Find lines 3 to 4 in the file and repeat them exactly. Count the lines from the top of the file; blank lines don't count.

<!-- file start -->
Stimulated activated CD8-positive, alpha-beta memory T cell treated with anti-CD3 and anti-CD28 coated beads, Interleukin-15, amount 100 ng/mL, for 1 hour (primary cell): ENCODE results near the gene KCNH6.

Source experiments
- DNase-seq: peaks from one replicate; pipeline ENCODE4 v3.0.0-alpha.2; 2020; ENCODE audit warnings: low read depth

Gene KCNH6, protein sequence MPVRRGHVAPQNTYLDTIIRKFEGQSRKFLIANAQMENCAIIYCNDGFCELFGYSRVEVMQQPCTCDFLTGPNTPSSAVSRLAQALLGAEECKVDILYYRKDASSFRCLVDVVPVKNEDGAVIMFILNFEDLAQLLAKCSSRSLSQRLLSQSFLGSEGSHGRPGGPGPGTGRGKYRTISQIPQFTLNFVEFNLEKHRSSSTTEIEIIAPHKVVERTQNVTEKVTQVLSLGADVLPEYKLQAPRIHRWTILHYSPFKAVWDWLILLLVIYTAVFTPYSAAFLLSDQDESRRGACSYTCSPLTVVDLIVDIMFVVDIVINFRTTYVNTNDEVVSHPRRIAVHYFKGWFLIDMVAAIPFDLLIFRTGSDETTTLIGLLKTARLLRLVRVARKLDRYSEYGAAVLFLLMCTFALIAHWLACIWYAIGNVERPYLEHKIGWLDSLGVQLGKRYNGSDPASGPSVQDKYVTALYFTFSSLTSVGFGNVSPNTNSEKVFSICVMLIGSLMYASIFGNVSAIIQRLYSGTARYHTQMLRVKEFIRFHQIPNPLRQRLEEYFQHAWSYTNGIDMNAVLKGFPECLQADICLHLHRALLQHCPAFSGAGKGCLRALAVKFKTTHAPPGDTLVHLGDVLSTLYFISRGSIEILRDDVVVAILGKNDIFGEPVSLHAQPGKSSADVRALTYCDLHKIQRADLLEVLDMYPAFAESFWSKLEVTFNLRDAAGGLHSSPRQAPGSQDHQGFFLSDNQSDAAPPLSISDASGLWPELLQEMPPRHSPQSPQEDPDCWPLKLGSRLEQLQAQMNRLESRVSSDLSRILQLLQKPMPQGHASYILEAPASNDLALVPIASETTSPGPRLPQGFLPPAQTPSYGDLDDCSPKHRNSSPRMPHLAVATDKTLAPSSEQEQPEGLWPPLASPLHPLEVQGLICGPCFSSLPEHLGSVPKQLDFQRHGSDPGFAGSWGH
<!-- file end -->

- DNase-seq: peaks from one replicate; pipeline ENCODE4 v3.0.0-alpha.2; 2020; ENCODE audit warnings: low read depth

Gene KCNH6, protein sequence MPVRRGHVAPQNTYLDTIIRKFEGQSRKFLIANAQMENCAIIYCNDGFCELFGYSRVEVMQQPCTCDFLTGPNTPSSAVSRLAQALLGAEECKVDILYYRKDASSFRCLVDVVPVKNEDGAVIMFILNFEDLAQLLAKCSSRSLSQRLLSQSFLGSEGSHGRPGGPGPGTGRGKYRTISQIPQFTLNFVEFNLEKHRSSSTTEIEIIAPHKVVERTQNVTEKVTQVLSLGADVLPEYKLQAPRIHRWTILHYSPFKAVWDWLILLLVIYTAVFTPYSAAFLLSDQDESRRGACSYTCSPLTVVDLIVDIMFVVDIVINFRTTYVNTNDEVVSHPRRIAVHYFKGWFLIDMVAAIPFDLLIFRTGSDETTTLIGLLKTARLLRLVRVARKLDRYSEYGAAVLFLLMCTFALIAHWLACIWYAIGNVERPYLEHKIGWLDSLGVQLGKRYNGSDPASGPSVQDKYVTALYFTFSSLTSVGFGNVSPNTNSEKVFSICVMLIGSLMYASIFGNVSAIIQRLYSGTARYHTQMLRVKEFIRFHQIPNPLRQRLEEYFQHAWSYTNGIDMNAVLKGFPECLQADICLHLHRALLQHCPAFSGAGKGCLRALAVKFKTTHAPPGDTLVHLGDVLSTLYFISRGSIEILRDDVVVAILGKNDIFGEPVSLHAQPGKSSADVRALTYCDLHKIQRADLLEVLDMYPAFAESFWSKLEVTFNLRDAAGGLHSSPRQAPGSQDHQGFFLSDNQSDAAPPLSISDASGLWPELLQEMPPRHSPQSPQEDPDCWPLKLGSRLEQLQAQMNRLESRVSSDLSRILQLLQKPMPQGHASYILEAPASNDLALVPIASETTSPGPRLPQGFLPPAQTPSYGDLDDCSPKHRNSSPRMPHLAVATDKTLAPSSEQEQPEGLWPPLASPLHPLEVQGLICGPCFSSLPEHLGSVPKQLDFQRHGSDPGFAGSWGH